Friday, September 4, 2015

The Wind Dancer—Iris Johansen

I'm a bit late on this front, but better late than never? That's a thing people say, right? Anyway, the life has been a bit crazy, not to mention a bit emotionally exhausting, so I've been procrastinating on any number of things that generally keep me sane. For what reason I know not. But I'm hoping to catch back up, taking notes that I made while reading the books and molding them into coherent blog posts, catching up on the 15 or something that I've postponed.

I read The Wind Dancer as a precursor to Storm Winds (the second book in this series) which was the Vaginal Fantasy alt for July. I should've just skipped it, as I realized after dialoguing with some other VF readers and Felicia (who mentioned that she read the summary for this first book, and thought it looked stupid and realized that it was unnecessary to the plot of the second one, which was really chosen for its placement during the French Revolution, the theme for July). But I only made that realization after actually reading it. It started off promising, and then devolved steadily from there.

Sanchia is a lowly street rat/slave/thief, working for a man who copies documents and books in Renaissance Florence. While dealing with the drunken anger of her owner, she also protects three children that she's assumed care of. But that carefully balanced act is thrown for a loop when Lion enters her life, and steals her away from her previous owner in an effort to utilize her skills as a thief to regain ownership of a family heirloom: The Wind Dancer, a statue of a horse. (Okay, it's described much more romantically and even magically in the book, but really, it's a statue of a horse. And it has little to nothing to do with the plotline in the end anyway.) But something intrigues Lion about Sanchia, and he just can't seem to keep his hands off of her. Even when she asks him to. Because the man has literally no self control. But we'll get there. Of course, they eventually get the statue back, after everyone decent has died from the plague.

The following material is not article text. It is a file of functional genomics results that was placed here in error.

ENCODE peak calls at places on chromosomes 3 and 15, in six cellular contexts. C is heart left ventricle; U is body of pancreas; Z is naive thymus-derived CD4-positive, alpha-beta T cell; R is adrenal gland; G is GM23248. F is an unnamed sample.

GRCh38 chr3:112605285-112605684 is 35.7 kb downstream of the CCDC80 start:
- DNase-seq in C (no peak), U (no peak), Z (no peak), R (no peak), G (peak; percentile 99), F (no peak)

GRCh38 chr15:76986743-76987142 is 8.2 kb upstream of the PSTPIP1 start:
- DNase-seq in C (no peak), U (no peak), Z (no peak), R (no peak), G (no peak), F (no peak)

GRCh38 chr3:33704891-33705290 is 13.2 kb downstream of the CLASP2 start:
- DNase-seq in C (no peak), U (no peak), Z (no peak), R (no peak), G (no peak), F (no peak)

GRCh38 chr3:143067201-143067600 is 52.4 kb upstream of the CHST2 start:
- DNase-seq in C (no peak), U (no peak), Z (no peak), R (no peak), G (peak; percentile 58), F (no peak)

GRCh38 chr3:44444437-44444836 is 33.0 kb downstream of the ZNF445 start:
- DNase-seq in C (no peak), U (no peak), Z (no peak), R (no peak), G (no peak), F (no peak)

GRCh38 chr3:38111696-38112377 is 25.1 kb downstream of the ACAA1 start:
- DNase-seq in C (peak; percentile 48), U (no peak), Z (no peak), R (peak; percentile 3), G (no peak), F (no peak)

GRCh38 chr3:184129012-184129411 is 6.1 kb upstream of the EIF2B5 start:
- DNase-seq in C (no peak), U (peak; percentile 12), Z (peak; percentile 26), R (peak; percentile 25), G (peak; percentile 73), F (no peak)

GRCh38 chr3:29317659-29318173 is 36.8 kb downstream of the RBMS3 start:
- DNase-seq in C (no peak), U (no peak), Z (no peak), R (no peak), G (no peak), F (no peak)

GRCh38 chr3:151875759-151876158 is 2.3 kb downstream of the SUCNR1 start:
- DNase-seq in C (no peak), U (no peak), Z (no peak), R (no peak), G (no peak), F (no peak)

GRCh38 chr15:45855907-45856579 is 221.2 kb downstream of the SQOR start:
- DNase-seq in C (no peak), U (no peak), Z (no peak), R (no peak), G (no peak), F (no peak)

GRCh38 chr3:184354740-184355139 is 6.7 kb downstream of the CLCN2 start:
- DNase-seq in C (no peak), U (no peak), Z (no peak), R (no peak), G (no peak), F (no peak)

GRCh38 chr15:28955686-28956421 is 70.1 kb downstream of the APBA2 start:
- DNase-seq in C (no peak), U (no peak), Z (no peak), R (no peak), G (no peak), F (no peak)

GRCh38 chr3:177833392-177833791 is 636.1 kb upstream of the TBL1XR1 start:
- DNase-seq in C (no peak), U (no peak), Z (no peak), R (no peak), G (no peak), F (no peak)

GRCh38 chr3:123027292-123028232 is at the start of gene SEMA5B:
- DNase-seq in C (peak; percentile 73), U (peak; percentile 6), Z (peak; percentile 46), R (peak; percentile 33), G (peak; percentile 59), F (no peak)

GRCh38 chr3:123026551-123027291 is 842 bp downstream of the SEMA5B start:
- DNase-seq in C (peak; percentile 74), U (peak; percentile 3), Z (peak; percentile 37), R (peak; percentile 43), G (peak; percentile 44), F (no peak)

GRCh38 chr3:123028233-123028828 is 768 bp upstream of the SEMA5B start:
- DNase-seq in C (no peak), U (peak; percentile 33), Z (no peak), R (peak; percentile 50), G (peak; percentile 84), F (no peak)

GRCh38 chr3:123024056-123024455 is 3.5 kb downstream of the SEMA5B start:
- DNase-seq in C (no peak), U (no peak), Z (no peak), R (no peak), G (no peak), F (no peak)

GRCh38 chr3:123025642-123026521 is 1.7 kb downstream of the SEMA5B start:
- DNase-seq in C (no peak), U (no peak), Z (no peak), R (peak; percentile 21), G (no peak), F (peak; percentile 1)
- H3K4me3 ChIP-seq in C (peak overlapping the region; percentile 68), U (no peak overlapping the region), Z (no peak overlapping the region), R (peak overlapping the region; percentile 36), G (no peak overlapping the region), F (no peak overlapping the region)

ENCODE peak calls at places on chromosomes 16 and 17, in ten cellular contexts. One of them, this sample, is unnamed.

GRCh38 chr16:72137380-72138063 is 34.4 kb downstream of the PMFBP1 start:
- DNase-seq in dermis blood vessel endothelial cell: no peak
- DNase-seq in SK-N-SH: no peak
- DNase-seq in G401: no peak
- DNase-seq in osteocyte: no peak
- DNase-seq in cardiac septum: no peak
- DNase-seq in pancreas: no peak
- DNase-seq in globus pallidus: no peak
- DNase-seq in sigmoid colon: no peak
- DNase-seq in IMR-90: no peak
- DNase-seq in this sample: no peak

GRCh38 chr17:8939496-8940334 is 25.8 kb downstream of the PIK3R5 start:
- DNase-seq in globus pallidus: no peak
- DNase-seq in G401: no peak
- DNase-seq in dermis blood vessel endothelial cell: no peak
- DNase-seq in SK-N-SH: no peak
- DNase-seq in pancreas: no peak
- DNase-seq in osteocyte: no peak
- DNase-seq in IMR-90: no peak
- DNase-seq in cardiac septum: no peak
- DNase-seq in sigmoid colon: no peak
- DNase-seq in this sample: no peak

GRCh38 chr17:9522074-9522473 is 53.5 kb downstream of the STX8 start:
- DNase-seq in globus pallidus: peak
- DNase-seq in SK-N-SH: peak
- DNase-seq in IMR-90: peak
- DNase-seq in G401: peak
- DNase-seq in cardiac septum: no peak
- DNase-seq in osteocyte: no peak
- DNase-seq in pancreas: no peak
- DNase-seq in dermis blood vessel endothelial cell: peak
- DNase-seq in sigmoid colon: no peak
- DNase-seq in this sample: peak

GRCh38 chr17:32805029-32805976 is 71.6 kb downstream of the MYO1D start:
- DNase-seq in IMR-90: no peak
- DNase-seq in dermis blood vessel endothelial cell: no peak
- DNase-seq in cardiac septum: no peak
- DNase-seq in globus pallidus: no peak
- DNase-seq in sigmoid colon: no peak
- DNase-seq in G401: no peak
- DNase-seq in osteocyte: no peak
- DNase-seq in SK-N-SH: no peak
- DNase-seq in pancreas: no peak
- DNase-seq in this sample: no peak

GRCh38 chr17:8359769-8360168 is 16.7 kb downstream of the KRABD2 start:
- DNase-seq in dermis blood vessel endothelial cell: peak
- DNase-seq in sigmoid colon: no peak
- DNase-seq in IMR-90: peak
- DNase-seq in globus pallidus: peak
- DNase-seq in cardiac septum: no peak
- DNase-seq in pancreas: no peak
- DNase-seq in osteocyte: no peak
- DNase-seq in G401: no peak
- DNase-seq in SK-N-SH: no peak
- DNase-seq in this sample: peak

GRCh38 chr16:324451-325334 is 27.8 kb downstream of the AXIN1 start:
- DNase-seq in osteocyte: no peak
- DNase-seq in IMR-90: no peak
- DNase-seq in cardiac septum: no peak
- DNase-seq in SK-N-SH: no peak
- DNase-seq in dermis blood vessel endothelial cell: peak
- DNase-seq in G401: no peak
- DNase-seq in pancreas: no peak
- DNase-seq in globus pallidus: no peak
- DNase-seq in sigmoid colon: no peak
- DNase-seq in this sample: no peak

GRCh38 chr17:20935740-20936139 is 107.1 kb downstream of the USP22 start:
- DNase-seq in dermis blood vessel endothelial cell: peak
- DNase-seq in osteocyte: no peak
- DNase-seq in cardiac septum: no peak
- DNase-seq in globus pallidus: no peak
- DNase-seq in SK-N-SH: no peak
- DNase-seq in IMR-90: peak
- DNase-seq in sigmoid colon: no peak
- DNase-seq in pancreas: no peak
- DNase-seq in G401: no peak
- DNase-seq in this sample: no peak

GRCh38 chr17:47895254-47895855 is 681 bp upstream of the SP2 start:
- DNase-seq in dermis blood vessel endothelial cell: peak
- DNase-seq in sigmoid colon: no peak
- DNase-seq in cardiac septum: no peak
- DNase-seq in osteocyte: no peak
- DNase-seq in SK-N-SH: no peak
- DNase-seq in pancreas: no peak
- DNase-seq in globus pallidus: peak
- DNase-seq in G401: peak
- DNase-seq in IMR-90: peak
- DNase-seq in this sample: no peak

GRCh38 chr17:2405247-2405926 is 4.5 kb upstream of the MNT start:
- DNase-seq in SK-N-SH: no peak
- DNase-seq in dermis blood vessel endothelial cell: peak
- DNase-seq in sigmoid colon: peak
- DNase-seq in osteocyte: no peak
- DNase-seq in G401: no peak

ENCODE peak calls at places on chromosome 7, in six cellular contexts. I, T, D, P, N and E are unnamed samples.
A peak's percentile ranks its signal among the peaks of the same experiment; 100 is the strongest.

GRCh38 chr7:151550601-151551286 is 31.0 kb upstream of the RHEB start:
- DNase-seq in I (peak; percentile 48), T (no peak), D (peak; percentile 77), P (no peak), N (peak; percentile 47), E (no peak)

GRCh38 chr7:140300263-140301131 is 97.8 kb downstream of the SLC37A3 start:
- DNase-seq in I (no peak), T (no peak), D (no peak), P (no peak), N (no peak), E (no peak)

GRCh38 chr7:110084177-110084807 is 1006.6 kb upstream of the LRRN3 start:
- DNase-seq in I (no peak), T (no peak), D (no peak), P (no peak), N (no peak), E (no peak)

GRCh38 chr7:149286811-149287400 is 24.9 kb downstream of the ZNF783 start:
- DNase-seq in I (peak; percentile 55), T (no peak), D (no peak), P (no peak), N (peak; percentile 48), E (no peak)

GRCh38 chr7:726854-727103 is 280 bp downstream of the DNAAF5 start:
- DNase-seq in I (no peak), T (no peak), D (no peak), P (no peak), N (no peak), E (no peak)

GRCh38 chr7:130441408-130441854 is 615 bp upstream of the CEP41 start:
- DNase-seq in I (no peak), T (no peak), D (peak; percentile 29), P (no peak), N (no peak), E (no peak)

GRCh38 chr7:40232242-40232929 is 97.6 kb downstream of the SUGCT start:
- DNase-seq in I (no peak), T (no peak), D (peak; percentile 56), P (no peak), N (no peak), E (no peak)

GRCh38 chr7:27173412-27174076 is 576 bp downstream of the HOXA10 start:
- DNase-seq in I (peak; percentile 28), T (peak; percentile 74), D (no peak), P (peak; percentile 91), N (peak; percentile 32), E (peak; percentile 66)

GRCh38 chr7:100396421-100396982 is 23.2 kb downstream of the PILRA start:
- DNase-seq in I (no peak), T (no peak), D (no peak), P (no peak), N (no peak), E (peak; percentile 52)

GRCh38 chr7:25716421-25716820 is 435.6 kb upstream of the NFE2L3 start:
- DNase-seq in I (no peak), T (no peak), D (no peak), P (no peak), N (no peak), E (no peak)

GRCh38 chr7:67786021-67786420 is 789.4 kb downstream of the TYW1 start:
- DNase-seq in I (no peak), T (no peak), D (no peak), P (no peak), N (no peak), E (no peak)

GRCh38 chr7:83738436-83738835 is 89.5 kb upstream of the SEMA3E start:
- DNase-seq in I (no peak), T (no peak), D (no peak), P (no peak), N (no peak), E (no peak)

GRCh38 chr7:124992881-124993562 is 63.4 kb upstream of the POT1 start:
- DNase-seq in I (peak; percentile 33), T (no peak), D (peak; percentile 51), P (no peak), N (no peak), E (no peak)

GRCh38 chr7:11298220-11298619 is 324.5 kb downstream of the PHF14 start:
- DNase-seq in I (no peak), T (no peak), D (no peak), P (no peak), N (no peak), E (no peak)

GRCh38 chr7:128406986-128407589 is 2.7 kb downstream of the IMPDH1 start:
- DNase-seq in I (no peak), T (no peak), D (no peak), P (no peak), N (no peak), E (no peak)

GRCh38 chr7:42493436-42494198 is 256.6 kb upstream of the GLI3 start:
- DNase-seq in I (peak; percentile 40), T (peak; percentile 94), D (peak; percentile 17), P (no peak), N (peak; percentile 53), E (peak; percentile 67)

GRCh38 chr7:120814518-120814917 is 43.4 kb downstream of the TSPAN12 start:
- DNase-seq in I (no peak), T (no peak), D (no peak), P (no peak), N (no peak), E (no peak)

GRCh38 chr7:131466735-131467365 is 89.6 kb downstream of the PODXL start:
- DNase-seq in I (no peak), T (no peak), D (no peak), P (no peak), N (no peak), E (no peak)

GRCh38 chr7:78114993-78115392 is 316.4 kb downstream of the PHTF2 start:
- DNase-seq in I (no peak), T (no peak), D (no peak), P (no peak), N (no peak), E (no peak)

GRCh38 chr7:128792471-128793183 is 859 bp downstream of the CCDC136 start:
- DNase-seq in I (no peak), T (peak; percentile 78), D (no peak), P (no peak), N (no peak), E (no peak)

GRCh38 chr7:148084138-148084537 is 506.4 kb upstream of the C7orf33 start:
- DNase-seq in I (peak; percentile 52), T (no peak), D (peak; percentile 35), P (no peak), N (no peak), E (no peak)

Obviously this was a really uplifting read, as you can tell from the outcome. I have a lot of vitriol in my heart for this book, so let's just jump right in. Sanchia. We barely see her thief skills, and in fact, the first time—aka the only time—that we see her thieving, she almost gets caught. Not exactly the great example of her acclaimed abilities that one would hope for. I liked her protectiveness over the other children, although I don't really understand the point of laying all that out when they disappear for her life (almost forever) in the first 25 pages of the book. Then we find out that Sanchia also has this photographic memory, which is convenient, and not used that much either. There's all of this development and setup for Sanchia to be just a badass lady, and then the exact opposite happens. Like many other reviewers on Goodreads, I felt a bit disappointed that Sanchia seems as though she's going to be an independent, skilled, compelling character, but then quickly falls flat when she gets sold to Lion.

Also, Lion? Really?

Of course, Lion falls immediately in lust with this 15-year-old girl—even though he's at least twice her age—because that's how they did it during the Renaissance, folks. But even barring that little detail, this book gives 50 Shades a run for its money where abusive and unhealthy relationships are concerned. The power dynamics of him literally owning her, and her being submissive, I had a big problem with. It made me reflect on something like Kushiel's Dart, where she is a sex worker but has agency in her work. Here, Sanchia has no control over how or why Lion treats her a certain way. As we'll see later, this leads to a particularly emphatic form of Stockholm Syndrome.

When Lion realizes his lust for Sanchia, he tells her that he's going to wait for her to want him, but then doesn't actually wait for that point, and engages her in romantic liaisons before she is really ready. (I'd argue that she's not ready for any sort of intimate entanglement with the messed up man that is Lion, but whatevs.) As I mentioned before, he has literally no self control, and indeed makes this clear to Sanchia—along with making clear that he's her owner, so he can make her do whatever he wants, with or without her desire, and shouldn't he get a pat on the back for not forcing her to do those things? Here's his first speech to her about her duties: "I'm going to touch you whenever I like." He slipped the material of the gown off her shoulders. "When it pleases me, I'll bare this pretty flesh and fondle you. No matter where we are. No matter who is watching." (58) In a situation where the power dynamics are different, this might have been a hot statement. Not so here. And here's Lion introducing Sanchia to his lack of self control: "My appetites are great. Sometimes it's like a frenzy, a madness. You must not fight me or I might injure you." (86) And another: "When I need you, then you must take me into you. There will be many occasions when I won't be able to wait until we find a bed." (104) I have no words.